Release November 29th 2022:
More Carbon Budget threats to Irish Farming following revelation that the Shannon LNG Emissions would
the Methane Emissions from 1 Million Beef Cattle
- With up to 10
times the emissions of pipeline gas, LNG would mean a higher proportion
of the Carbon Budget Choice would be used for the fracked gas industry
and that even more Irish cattle would have to be culled and food
production reduced at a time of pending world food shortages to
- Based on figures from the
Intergovernmental Panel on Climate Change (IPCC)), Methane Life Cycle Scientist Professor Robert Howarth of Cornell
University calculated that
the full lifecycle emissions for the 600 MW power plant proposed by
Shannon LNG (to power the 8 data centres it plans for the site) would
be the equivalent of the annual methane emissions of 450, 000 dairy
cows or 999,000 beef cows. Given that there currently is a budget for
emissions, why should farmers suffer the brunt of emissions cuts while
the owners of Shannon LNG, a US-based company, New Fortress Energy, run by the US King of Subprime
lending Wes Edens, makes millions of dollars and emits large amounts of
toxic gases at their expense?
- Locking our limited carbon budget into
fracked gas powering Shannon LNG’s proposed development means even more
of the national herd will have to be culled and food production in
Ireland reduced at a time of pending world food shortages.
- 450,000 dairy cows represents 28% of
the total number of dairy cows (1,603,721) in the country - and
is more than the total number of dairy cows in Kerry, Limerick,
Tipperary and Clare combined.
- 1 million beef cattle is more than the entire beef cow herd of 936,773 in Ireland.
The reasons why fracked gas is so controversial
- The Fugitive Methane Emissions alone (as
separate from the carbon dioxide emissions) from the proposed Shannon
LNG project would equal the methane emissions from 237,000 dairy cows
(14.7% of the national herd and greater than the total number of dairy
cows in Kerry and Limerick combined) or 530,000 beef cattle (over 56%
of the national beef cow herd).
- As part of its medium-term decarbonisation targets in the Programme for Government, the government has committed to delivering an average 7% reduction in emissions each year to 2030.
- However, Norwegian Research firm Rystad Energy found in November 2022 that the production and transport of LNG causes
up to 10 times the carbon emissions of the pipeline gas from the UK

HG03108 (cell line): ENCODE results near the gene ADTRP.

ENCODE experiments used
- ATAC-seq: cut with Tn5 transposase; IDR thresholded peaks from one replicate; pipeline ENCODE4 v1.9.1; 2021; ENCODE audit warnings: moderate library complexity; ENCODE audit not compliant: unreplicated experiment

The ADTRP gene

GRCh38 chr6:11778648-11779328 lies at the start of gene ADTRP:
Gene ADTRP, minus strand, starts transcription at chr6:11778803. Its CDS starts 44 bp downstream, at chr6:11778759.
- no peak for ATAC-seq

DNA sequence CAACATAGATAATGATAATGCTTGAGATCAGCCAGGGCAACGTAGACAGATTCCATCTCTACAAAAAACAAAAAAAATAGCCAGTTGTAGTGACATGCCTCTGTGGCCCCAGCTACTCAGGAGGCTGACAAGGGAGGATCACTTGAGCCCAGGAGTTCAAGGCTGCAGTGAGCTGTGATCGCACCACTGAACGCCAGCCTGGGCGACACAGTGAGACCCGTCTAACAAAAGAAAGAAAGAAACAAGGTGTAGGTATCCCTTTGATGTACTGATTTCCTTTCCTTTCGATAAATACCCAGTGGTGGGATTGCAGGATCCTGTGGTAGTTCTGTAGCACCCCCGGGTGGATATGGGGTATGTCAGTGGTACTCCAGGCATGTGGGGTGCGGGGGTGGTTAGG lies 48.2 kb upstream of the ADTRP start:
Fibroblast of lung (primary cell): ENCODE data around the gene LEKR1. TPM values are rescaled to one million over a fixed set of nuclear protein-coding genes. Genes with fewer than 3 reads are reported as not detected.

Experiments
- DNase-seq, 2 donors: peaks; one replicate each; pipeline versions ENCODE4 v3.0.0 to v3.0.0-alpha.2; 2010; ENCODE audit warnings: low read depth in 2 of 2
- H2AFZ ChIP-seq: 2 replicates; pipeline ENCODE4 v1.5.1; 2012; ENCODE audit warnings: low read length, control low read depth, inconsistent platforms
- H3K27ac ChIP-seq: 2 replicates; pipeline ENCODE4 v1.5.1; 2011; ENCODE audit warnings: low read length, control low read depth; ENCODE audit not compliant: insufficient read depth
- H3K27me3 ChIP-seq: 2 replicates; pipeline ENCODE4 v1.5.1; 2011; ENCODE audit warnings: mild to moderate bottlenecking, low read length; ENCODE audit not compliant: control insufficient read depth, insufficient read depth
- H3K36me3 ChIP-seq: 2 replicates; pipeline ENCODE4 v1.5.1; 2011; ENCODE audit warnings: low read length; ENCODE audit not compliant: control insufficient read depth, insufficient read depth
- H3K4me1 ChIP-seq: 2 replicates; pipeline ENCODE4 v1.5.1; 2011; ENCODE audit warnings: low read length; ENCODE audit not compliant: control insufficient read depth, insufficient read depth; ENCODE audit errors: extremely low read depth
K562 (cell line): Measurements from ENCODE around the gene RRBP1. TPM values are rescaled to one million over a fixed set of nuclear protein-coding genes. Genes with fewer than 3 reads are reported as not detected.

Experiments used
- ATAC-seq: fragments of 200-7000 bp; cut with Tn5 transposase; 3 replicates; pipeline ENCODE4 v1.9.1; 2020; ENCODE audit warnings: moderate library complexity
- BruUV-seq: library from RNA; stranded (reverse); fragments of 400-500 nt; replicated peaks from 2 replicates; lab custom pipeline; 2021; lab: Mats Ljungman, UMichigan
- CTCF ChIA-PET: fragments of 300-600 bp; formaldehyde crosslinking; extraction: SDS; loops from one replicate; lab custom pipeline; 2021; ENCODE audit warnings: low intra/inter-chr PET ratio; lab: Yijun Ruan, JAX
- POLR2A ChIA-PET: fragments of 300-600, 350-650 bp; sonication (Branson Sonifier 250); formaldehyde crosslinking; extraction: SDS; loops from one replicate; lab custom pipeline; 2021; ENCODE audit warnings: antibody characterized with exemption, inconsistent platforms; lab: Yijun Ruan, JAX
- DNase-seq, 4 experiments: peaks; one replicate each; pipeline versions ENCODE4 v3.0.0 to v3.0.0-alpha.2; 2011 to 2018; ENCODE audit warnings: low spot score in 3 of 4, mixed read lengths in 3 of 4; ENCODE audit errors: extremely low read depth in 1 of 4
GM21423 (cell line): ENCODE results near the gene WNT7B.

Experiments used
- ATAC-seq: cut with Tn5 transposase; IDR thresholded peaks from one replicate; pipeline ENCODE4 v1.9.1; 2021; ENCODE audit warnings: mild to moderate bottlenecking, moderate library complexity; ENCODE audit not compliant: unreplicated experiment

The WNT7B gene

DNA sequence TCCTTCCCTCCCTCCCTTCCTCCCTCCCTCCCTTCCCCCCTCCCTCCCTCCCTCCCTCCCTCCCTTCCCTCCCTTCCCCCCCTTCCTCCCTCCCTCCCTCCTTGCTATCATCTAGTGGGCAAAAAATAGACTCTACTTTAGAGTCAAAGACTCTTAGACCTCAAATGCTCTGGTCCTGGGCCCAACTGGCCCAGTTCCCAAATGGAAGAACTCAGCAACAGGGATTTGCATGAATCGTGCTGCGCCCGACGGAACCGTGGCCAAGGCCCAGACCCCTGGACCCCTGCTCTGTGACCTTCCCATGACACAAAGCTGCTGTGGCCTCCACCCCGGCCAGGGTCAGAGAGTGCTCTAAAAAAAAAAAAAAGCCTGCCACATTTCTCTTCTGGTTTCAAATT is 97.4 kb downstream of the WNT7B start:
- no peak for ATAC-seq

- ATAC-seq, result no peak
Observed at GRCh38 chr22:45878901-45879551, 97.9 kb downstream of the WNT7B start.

network currently supplying gas to Ireland.
- And Shannon LNG itself admitted in its 2021
planning application that the upstream emissions of LNG are 2.5 times
greater than those of natural gas from the UK gas network currently
supplying gas to Ireland.
2019, the Joint Oireachtas Committee on Climate action were informed by
scientists that importing US fracked gas to Tarbert would
have a 44% higher carbon-equivalent footprint over a 20-year period
than importing coal to Moneypoint power station in County Clare.
- In effect, unnecessary higher carbon emissions from Shannon LNG's
fracked gas imports would mean other sectors of the economy having to
unacceptably reduce their production even further, such as the dairy and beef sector.
- The Compendium: The “Compendium of
Scientific, Medical, and Media Findings Demonstrating Risks and Harms
of Fracking”, produced by Concerned Health Professionals of New
York and Physicians for Social Responsibility, is a collection of some
2,000 abstracts of and links to medical, scientific and investigative
evidence that fracking-related activities harm public health, the
environment, and the climate.
- In May 2021, NUI Galway’s Irish Centre for
Human Rights published a research report finding that fracking is
incompatible with states’ human rights law obligations to protect,
respect and fulfil basic human rights including the right to
life,health, water, food, housing, access to information, public
participation, a safe, clean, and healthy environment, and the
rights of marginalised persons & communities. It noted that a